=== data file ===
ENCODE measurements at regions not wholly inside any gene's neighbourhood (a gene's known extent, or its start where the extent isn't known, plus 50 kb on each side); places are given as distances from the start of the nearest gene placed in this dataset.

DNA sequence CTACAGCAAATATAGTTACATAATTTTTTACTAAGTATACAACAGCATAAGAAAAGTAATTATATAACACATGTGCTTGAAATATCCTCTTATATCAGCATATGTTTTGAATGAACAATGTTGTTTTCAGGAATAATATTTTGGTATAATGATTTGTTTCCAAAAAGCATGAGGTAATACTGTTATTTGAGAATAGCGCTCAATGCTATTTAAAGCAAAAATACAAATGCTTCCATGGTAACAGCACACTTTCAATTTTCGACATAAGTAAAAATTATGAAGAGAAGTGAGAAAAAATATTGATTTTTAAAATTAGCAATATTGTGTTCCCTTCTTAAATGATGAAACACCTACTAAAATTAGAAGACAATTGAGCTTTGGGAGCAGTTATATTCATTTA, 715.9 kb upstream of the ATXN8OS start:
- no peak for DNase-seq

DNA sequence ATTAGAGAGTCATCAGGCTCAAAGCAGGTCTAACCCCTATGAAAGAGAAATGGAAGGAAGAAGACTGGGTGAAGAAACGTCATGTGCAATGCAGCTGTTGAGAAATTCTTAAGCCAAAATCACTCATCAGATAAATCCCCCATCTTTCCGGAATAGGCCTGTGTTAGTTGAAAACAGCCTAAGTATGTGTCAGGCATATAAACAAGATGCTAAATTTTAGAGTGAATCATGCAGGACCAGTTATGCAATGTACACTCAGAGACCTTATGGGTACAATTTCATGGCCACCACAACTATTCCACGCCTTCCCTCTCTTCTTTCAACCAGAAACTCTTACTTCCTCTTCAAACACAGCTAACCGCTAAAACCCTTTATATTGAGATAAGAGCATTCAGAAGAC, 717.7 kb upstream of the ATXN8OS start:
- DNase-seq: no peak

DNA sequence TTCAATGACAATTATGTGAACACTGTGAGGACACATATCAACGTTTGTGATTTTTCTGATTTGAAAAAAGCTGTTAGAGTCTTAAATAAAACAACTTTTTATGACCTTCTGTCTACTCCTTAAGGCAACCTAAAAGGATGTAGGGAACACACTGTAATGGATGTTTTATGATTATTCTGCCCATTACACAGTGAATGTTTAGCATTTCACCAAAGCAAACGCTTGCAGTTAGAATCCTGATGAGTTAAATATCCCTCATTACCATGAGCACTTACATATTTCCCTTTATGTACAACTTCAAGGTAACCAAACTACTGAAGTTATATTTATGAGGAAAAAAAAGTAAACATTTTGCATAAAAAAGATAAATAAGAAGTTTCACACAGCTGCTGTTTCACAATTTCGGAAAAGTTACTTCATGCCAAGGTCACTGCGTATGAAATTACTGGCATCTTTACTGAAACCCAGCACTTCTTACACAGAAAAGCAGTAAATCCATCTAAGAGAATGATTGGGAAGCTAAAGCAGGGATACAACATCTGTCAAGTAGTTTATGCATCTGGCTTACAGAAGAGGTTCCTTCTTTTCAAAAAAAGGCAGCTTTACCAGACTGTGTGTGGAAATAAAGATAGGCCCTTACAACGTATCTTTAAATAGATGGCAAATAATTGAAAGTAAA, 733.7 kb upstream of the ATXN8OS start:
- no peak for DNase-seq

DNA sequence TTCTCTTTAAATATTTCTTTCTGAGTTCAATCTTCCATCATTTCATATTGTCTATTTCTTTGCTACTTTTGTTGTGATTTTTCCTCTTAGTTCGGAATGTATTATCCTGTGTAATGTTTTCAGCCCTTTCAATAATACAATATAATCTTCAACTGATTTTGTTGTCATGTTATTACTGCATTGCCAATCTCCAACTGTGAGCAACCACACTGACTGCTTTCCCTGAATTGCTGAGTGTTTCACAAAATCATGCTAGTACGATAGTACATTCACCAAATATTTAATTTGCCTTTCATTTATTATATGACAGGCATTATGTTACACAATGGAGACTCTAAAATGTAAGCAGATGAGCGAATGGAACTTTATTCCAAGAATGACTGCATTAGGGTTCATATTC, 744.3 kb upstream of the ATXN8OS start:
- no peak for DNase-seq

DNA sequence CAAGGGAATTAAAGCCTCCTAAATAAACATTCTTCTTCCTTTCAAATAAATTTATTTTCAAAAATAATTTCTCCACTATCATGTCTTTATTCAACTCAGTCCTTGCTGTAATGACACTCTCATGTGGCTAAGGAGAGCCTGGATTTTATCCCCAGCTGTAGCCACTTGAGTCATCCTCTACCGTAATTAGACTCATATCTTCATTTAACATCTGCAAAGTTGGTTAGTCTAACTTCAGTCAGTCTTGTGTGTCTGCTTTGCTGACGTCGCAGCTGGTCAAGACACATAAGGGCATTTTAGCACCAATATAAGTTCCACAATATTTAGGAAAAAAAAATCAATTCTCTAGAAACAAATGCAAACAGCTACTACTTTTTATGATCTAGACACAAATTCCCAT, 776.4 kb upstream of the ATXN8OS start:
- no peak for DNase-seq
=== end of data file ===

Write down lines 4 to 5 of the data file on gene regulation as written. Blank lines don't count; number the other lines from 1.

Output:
DNA sequence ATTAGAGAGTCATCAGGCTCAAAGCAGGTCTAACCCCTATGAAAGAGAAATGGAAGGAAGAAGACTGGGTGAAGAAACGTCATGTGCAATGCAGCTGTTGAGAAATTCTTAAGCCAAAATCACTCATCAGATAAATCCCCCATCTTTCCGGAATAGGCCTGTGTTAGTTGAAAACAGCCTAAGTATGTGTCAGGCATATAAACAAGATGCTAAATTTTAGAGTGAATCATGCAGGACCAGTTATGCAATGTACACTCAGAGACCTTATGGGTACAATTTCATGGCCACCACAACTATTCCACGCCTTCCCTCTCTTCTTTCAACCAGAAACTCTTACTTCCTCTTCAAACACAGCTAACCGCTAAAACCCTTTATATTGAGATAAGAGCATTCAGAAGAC, 717.7 kb upstream of the ATXN8OS start:
- DNase-seq: no peak